Where do we go from here?

To Our Valued Fat Liberation & HAES® Communities:

In our last communication to you, we stated, “Though confronting the patterns of harm in our community is difficult, we grow and strengthen because of it. We have great hope for the future of HAES® and ASDAH and that is because of our incredible community.” 

As anticipated this past week or so has indeed been difficult. Within our communities many emotions, sometimes all at once, have arisen. Anger, disappointment, sadness, frustration, exhaustion, fear, confusion, grief, hope, relief, empowerment, and solidarity. All of these are valid responses to what has occurred. With compassionate care and support, rest and restoration, we are confident that our communities can move forward in ways that are generative and transformative.

In addition to the many emotions that have come up, many thoughts and criticisms have arisen. One of the tenants of white supremacy culture that we have been grappling with a lot as a leadership team is either/or and binary thinking when it comes to worshiping the “hero” and lambasting the “villain.” Some have painted ASDAH as a hero and Lindo as the villain in this situation. However, transformative justice teaches us that there is more nuance to harm and accountability.

In Fumbling Towards Repair, the authors state, “Self-accountability is a process we do with ourselves, for ourselves. When we are being accountable to ourselves, we are acting in a way that honors ourselves and our values. We are acting with consciousness and integrity by taking responsibility for who we are in the world and for living in alignment with our values. Self-accountability is the basis for being accountable in all of our relationships…In the work of self-accountability, we are constantly striving to align our actions and our values, knowing it’s likely they will never exactly be the same. When there’s a gap in that alignment we can reflect on what choices we would need to make in the future, so our actions are more in line with who we want to be.”

Though at this moment the focus is on the harm perpetrated by Lindo, in an effort to be self-accountable, we acknowledge and name the harm that ASDAH has historically caused over its almost 20-year history. A culture of white supremacy and complicity coupled with past decision-making and actions have created an environment where thin, white people are able to maintain power in conversations about HAES® and to harm fat, Black, Indigenous, and other People of Color, including our Vision & Strategy Leader, Veronica.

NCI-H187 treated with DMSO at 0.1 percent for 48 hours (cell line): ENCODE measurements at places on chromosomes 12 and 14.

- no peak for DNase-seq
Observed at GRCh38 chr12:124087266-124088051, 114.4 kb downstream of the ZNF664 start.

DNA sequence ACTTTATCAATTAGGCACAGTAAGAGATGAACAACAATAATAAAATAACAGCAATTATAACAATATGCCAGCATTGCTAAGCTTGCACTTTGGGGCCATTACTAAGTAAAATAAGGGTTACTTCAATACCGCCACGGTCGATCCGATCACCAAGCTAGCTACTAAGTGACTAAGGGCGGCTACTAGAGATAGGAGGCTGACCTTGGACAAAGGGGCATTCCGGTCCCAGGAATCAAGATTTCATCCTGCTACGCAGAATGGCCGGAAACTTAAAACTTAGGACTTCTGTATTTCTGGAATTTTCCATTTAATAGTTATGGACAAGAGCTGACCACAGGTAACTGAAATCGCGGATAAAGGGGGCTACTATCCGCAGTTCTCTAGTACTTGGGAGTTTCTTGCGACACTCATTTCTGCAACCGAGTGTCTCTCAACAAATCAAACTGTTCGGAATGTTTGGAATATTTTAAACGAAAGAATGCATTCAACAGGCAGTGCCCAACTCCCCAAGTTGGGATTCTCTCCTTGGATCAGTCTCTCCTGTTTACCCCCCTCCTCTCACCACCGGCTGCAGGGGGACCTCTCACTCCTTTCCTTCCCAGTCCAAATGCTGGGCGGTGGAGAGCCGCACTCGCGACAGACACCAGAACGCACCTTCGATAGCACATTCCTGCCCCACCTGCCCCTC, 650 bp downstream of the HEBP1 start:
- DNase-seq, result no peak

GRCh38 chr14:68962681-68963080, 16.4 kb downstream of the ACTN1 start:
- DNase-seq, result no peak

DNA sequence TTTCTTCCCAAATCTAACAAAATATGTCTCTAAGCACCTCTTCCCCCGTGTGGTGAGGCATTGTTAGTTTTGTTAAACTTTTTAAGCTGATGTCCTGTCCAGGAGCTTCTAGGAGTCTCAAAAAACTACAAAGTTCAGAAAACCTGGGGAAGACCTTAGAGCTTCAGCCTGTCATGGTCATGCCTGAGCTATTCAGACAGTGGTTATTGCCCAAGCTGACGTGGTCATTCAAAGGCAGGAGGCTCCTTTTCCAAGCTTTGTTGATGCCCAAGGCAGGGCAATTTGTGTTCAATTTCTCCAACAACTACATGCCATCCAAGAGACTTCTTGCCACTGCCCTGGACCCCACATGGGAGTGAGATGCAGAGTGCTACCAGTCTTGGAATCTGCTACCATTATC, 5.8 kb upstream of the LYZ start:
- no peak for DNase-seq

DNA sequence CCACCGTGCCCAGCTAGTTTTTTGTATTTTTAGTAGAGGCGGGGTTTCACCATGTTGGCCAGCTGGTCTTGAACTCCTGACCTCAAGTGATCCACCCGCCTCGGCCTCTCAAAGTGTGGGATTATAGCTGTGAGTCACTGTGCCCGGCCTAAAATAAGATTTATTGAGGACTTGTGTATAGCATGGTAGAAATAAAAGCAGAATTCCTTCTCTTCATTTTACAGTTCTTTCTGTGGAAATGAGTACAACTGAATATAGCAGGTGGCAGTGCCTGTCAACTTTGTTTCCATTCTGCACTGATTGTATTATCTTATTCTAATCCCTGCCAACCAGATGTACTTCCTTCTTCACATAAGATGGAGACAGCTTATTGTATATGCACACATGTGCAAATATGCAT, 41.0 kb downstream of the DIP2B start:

Our current leadership team has inherited this legacy, history, and responsibility. Our team continues to learn the details and depth of ASDAH’s history while working to move ASDAH forward in ways that are in alignment with our values. At the beginning of this board year, our team decided on our grounding and guiding values. These include: abundance, curiosity, growth, integrity, intersectionality, trust, and well-being. These values inform our commitment to uprooting white supremacy and re-orienting to liberatory frameworks. We will extend compassion and grace to ourselves when we inevitably make mistakes along the way.

We want to share more with you all about where we’ve been, where we are, and where we’re going. We encourage you to check out our annual meeting recording from September 2021, where we shared our progress since 2020 and our vision for the future.

Where we’ve been

For much of ASDAH’s history, many fat people across the fat spectrum (though mostly white and otherwise privileged) were involved in leading the organization. Around 2015, as body positivity and Health at Every Size® gained mainstream attention, things began to shift. The voices that were uplifted the most were those of thin, white women. By 2017, the ASDAH Leadership Team consisted of almost all thin, white people.

There were people who tried to disrupt the status quo of the organization to make it more inclusive for fat, Black, brown, and otherwise oppressed people, but they were silenced and pushed out of the organization. Diversity and inclusion efforts had been attempted in fits and starts, but were frequently disrupted by changes in leadership. Eventually, an Advisory Board team made up of folks with identities underrepresented in ASDAH’s leadership and membership was formed to support the organization in course correcting. Unfortunately, this group of fat, Black, brown, disabled, and otherwise marginalized folks was also harmed by ASDAH Leadership.